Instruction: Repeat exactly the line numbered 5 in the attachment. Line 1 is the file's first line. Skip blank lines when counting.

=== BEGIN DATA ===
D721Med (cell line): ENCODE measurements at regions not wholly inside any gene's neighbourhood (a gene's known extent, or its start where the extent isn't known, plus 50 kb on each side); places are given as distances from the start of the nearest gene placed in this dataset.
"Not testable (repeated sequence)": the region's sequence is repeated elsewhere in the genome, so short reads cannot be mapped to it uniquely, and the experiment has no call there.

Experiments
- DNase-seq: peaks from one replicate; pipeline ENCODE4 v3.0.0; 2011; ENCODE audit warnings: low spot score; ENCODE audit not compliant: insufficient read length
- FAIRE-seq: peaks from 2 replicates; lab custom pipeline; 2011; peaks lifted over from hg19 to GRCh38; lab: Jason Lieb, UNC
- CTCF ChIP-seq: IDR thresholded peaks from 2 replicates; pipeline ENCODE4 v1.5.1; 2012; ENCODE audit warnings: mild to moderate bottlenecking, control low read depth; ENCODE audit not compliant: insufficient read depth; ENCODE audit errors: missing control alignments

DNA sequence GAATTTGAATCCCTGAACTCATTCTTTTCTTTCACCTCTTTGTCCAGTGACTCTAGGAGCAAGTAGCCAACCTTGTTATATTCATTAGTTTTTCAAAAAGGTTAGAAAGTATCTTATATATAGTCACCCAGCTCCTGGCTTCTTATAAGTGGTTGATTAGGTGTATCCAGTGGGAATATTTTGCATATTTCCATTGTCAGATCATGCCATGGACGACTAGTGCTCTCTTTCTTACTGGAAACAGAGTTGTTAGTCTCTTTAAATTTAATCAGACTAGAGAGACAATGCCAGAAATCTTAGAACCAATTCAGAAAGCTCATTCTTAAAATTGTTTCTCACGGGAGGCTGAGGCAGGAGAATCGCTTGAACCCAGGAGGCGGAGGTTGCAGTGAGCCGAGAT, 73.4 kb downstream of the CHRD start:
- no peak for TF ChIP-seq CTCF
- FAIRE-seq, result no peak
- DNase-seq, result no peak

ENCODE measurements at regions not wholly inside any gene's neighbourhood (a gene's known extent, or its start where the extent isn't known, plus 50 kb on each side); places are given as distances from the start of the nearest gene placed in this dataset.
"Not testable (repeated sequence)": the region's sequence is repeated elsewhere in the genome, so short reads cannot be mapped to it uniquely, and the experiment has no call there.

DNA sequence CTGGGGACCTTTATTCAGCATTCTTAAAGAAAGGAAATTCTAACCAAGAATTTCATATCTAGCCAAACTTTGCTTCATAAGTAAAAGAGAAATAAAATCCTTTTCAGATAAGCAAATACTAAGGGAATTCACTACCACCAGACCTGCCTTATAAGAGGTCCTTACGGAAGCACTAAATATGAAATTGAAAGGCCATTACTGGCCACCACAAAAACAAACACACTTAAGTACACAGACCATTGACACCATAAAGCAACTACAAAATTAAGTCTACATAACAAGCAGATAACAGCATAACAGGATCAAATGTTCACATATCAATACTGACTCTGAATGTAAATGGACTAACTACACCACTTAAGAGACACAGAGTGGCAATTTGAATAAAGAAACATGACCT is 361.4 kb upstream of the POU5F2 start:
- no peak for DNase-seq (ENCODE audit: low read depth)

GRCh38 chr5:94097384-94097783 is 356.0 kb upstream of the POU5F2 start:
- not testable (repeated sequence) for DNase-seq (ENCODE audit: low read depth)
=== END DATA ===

- FAIRE-seq: peaks from 2 replicates; lab custom pipeline; 2011; peaks lifted over from hg19 to GRCh38; lab: Jason Lieb, UNC